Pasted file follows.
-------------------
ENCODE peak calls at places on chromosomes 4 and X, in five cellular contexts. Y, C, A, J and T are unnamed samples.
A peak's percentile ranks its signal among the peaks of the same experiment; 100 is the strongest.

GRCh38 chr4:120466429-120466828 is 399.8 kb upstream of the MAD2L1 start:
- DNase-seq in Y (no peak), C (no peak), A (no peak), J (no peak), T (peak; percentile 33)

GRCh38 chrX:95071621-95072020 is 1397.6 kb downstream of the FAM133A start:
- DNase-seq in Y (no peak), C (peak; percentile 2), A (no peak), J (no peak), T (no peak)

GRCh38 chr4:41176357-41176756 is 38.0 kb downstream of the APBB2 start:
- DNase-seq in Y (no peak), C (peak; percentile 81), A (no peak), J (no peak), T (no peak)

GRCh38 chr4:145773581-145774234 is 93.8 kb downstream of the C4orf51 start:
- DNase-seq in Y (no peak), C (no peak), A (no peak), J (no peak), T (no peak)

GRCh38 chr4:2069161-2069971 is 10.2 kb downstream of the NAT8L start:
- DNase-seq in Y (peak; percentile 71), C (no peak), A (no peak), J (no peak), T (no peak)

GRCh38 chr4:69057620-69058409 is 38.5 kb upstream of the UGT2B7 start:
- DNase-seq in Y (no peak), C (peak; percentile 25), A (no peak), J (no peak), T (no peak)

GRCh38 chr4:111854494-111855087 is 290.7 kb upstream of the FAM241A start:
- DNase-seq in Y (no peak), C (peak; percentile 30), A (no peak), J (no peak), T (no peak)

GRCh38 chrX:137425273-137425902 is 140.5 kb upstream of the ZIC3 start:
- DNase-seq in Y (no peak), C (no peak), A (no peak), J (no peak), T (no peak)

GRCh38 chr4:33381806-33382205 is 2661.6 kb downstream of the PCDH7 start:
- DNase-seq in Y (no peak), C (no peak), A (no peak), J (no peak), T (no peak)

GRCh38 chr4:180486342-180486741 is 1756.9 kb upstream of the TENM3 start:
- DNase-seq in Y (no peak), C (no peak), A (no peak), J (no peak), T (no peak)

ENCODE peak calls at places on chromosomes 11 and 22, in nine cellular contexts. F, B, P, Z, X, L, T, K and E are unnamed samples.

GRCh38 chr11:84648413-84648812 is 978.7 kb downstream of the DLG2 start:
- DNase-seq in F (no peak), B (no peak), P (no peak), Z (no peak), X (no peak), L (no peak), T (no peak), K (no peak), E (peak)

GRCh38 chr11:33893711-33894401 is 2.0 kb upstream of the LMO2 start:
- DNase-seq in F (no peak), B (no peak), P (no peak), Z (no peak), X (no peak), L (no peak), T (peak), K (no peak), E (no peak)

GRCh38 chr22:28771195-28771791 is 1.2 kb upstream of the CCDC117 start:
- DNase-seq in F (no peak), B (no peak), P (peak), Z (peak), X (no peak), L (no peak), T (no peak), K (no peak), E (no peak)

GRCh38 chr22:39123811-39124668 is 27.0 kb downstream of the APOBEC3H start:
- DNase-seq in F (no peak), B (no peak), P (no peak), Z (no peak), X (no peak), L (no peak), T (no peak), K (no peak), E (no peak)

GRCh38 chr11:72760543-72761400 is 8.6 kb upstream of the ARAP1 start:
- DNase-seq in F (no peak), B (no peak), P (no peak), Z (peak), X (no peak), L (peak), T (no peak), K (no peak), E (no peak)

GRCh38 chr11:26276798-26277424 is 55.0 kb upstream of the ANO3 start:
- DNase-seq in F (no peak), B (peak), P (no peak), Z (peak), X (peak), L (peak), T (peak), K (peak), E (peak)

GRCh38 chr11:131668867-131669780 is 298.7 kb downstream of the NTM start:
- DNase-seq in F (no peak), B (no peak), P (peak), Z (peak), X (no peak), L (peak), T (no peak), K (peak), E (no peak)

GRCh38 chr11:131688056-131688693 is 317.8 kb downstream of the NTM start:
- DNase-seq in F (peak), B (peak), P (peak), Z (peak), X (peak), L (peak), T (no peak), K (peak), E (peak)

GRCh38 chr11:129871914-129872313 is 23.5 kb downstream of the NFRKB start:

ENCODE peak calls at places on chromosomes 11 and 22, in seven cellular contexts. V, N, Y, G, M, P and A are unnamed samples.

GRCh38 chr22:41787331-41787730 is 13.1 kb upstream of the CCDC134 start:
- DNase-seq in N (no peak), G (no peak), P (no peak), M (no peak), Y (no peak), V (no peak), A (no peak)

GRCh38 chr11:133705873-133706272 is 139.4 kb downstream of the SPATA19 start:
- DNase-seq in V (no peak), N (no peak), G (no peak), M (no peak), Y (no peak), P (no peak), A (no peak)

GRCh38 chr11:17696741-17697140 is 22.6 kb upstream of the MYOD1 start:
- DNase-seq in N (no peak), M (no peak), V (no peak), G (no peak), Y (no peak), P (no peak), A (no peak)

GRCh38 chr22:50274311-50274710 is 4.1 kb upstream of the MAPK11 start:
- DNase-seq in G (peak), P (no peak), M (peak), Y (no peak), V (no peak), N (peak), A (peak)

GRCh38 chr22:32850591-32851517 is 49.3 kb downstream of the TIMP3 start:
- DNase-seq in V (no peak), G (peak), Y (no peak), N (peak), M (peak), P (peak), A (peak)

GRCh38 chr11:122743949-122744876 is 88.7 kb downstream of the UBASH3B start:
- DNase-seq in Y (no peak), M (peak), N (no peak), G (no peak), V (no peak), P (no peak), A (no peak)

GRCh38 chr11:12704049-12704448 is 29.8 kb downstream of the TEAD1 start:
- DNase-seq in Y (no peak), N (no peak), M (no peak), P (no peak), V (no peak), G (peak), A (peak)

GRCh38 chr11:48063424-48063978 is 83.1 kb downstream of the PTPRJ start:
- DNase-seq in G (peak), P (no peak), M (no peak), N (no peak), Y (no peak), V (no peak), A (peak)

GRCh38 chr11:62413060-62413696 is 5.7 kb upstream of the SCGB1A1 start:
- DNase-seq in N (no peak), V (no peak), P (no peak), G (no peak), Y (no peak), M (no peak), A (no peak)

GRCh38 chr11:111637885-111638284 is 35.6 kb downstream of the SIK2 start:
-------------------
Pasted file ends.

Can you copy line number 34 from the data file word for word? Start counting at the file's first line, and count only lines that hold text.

GRCh38 chr11:26276798-26277424 is 55.0 kb upstream of the ANO3 start: